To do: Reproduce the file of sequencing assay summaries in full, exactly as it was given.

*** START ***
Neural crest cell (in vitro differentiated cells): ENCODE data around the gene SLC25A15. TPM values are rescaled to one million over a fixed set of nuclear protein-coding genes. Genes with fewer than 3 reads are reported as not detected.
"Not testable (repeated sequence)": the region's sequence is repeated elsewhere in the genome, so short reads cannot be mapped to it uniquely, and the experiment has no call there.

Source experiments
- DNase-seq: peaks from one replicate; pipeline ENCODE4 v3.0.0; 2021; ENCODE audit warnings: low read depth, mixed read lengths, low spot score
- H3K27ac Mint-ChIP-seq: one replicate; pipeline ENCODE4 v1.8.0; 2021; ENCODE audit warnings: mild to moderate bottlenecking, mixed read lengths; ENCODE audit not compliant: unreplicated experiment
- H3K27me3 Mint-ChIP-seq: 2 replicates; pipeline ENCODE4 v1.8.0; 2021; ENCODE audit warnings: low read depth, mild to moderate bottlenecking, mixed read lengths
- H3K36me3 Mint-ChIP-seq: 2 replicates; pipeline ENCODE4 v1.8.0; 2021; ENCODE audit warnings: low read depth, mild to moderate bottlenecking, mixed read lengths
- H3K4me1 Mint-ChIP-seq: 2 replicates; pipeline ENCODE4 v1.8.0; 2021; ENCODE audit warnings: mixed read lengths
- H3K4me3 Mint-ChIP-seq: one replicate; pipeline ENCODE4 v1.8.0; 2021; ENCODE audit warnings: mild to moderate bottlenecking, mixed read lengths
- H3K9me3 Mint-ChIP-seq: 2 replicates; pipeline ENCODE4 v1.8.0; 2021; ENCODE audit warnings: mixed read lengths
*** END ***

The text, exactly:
Neural crest cell (in vitro differentiated cells): ENCODE data around the gene SLC25A15. TPM values are rescaled to one million over a fixed set of nuclear protein-coding genes. Genes with fewer than 3 reads are reported as not detected.
"Not testable (repeated sequence)": the region's sequence is repeated elsewhere in the genome, so short reads cannot be mapped to it uniquely, and the experiment has no call there.

Source experiments
- DNase-seq: peaks from one replicate; pipeline ENCODE4 v3.0.0; 2021; ENCODE audit warnings: low read depth, mixed read lengths, low spot score
- H3K27ac Mint-ChIP-seq: one replicate; pipeline ENCODE4 v1.8.0; 2021; ENCODE audit warnings: mild to moderate bottlenecking, mixed read lengths; ENCODE audit not compliant: unreplicated experiment
- H3K27me3 Mint-ChIP-seq: 2 replicates; pipeline ENCODE4 v1.8.0; 2021; ENCODE audit warnings: low read depth, mild to moderate bottlenecking, mixed read lengths
- H3K36me3 Mint-ChIP-seq: 2 replicates; pipeline ENCODE4 v1.8.0; 2021; ENCODE audit warnings: low read depth, mild to moderate bottlenecking, mixed read lengths
- H3K4me1 Mint-ChIP-seq: 2 replicates; pipeline ENCODE4 v1.8.0; 2021; ENCODE audit warnings: mixed read lengths
- H3K4me3 Mint-ChIP-seq: one replicate; pipeline ENCODE4 v1.8.0; 2021; ENCODE audit warnings: mild to moderate bottlenecking, mixed read lengths
- H3K9me3 Mint-ChIP-seq: 2 replicates; pipeline ENCODE4 v1.8.0; 2021; ENCODE audit warnings: mixed read lengths